Extensive research has been conducted in exploration of the American religious landscape; however, only recently has social science research started to explore nonbelief in any detail. Research on nonbelief has been limited as most research focuses on the popularity of the religious “nones” or the complexities of alternative faith expressions such as spirituality. Through two studies, one qualitative and one quantitative, Dr. Christopher F. Silver’s research explored how nonbelievers’ self-identify.
If you are not happy with the results below please do another search
74 search results for: christopher cotter
In the second of our summer “Editors’ Picks”, Sammy Bishop flags up an important interview in which Dawn Llewellyn provides a great introduction to how feminism, religion, and the academic study of both, might (or indeed, might not) interact. Llewellyn also does an excellent job of flagging up how future work in these fields could become more productively interdisciplinary.
In the first of our summer “Editors’ Picks”, Chris Cotter flags up an important interview, in which Jack Tsonis “demonstrates how the term ‘Axial Age’ shares much in common with the notion of ‘World Religions’ in that both – to quote the subtitle to Tomoko Masuzawa’s seminal work – preserve ‘European universalism […] in the language of pluralism’.”
Author’s cat demonstrating the utility of having an overarching framework for discussing topics pertinent to religious studies within interdisciplinary contexts.
Trying to squeeze “(non)religious and/or (non)spiritual identifications, beliefs, and/or practices are important to [psychology topic] because…” into a 150-word abstract for a conference paper is cumbersome, at best.
As part of the podcast on pervasive clichés, Chris Cotter interviews Brad Stoddard and Craig Martin regarding their recent work how popular clichés are enculturated within our culture. This conversation explores how clichés are both useful and detrimental to the study of religion in that they frame expectations about religion and speak to the social expectations of religious groups by others.
Author’s cat providing pictorial representation of “‘Unbelief’: comfortable enough for now, probably need to move away from it eventually”
For the past few years, the term “unbelief” has made me academically disquieted in a way I’ve never quite been able to place.
Welcome to the latest RSP opportunities digest, where you will find details of four conferences, two journal calls for papers, and notices about a funding opportunity and two jobs. We also have three items of news to pass on.
First of all, the Religious Studies Project Association (the organisation behind the scenes of the RSP) is now a SCIO – a Scottish Charitable Incorporated Organisation (charity number SC047750).
In September 2017, The Religious Studies Project Association (the organisation behind the scenes at the RSP) became The Religious Studies Project Association [SCIO] – a Scottish Charitable Incorporated Organisation. This meant the production of a constitution, the appointment of trustees, and a whole lot more. A pdf version of the constitution of The Religious Studies Project […]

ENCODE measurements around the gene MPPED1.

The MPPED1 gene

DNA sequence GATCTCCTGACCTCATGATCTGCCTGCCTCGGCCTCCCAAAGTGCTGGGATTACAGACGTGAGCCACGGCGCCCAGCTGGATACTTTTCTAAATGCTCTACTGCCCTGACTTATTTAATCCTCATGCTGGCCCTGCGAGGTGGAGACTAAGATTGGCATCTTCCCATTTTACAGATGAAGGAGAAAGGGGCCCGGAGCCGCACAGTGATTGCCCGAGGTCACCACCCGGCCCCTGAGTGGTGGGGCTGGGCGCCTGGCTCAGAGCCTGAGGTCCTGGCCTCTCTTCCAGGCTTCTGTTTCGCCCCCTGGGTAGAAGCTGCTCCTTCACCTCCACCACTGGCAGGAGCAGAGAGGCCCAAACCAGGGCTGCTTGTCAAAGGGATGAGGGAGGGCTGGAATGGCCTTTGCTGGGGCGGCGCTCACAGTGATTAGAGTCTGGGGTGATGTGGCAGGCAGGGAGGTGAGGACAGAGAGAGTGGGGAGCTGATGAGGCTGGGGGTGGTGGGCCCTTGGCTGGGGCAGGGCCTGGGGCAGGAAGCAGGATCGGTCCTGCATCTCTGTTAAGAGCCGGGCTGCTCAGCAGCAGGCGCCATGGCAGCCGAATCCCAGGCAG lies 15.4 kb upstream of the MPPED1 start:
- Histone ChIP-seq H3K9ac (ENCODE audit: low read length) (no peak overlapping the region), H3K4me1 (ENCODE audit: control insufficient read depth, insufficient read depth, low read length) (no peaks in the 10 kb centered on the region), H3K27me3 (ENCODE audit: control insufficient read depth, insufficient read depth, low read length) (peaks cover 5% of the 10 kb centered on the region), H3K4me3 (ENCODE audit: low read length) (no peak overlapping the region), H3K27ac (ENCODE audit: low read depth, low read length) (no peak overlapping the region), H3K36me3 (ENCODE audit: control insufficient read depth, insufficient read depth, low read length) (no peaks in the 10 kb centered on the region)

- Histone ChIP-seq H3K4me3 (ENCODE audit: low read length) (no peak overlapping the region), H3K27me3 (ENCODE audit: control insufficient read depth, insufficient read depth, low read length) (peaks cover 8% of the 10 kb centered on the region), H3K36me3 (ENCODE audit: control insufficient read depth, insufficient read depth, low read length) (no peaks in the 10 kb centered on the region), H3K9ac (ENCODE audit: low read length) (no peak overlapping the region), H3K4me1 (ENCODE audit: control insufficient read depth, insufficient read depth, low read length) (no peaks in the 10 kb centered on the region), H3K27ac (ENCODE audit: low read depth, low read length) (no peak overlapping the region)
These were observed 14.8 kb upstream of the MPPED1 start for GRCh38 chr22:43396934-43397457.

Discussion starts with the entanglement of the concepts ‘religion’ and ‘secularism’, a brief discussion of the problems associated with the World Religions Paradigm, and then moves to the pedagogical merits and challenges of teaching ‘secularism/s’ within a World Religions model. We hope you enjoy this experiment!
In this interview, we discuss the broad topic of diversity, contrast this with concepts of ‘difference’, and ask what on Steven Vertovec might mean by the concept of ‘super-diversity’ (2007). We then ask why scholars might be interested in situations of ‘religious diversity’,…
Are you a budding graphic designer or artist? Do you listen to the RSP? Want to see your work adorn the walls of RS departments around the globe? Then the Religious Studies Project wants YOU! This summer, the RSP is running our very first Poster Competition. What does “critical, accessible, and cutting-edge scholarship in the […]
It seems to me to be perfectly possible for someone to agree on the problem of representation, highlight the importance of reflecting on the situatedness of observer, challenge essentialism and still show no particular interest in problematizing analytical definitions of religion.
There is more than one discursive approach in religious studies. In his interview with the RSP, professor Kocku von Stuckrad outlines some of the key issues that are relevant for constructing a discourse theoretical framework for religious studies.
Dr Abby Day is a Senior Research Fellow at the University of Kent where she teaches the anthropology of religion, and also Reader in Sociology of Religion at Goldsmiths, University of London. Her qualitative longitudinal research has expanded conventional views of belief and belonging through empirical research based initially in the UK and extended through […]
Given that the RSP has been running for nearly 2 years now, and in light of the website redesign, David and Chris thought it was about time to have another major publicity push. The email below has already been circulated around the DOLMEN, BASR, and NSRN lists. If you are a member of any other […]
Dr Peter J. Collins is Senior Lecturer in the Department of Anthropology at Durham University, UK. completed an MA in development studies and a PhD in social anthropology at Manchester University. His research interests include religion (especially Quakerism), ritual and symbolism; historical anthropology; qualitative research methods, particularly narrative analysis; the anthropology of Britain; aesthetics and […]